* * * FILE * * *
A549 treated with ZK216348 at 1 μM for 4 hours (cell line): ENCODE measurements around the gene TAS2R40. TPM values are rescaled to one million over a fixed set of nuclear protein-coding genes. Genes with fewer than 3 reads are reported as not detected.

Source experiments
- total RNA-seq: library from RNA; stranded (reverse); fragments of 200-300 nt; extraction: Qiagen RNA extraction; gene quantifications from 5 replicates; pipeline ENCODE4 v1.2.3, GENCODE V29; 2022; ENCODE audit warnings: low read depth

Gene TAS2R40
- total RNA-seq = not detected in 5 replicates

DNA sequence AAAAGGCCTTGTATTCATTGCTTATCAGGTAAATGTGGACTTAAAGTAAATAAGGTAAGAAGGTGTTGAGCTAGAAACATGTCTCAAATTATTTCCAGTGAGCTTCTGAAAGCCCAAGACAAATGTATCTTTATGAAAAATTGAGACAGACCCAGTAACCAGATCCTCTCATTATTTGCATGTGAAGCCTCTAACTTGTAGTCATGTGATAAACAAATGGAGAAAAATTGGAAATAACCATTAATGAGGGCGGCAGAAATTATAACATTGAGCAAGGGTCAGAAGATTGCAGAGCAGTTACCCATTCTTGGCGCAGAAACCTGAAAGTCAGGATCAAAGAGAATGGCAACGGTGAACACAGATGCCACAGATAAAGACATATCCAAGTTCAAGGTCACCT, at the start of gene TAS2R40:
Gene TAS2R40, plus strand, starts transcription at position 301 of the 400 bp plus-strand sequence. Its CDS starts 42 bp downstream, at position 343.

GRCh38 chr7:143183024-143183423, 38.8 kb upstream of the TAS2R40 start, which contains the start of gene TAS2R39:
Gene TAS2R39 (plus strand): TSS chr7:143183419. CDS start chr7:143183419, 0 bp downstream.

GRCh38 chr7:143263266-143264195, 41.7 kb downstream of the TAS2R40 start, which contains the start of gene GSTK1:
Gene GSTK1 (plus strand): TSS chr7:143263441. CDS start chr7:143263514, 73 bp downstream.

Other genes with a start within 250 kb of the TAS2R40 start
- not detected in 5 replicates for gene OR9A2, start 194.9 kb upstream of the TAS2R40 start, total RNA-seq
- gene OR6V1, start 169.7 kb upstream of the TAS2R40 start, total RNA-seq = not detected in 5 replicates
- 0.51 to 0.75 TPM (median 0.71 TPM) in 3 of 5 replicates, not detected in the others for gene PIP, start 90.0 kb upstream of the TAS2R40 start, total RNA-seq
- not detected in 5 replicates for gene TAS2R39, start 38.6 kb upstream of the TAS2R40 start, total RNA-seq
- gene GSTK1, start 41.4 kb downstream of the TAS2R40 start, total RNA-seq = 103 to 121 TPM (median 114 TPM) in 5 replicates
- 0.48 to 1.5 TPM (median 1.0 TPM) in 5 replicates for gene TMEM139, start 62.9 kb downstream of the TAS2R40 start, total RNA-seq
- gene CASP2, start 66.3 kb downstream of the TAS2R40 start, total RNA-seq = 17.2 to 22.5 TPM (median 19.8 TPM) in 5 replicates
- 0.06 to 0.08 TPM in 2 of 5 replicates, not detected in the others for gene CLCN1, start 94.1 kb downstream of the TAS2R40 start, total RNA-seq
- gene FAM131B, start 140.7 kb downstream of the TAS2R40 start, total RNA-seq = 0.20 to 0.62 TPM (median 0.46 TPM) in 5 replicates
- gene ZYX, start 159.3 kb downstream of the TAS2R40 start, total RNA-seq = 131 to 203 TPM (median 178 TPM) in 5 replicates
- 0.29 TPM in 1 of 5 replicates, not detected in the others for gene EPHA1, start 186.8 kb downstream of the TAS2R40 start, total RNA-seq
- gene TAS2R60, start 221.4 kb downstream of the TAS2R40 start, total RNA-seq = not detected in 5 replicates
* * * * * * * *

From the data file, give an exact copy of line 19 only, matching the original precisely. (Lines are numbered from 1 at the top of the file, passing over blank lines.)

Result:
- gene CASP2, start 66.3 kb downstream of the TAS2R40 start, total RNA-seq = 17.2 to 22.5 TPM (median 19.8 TPM) in 5 replicates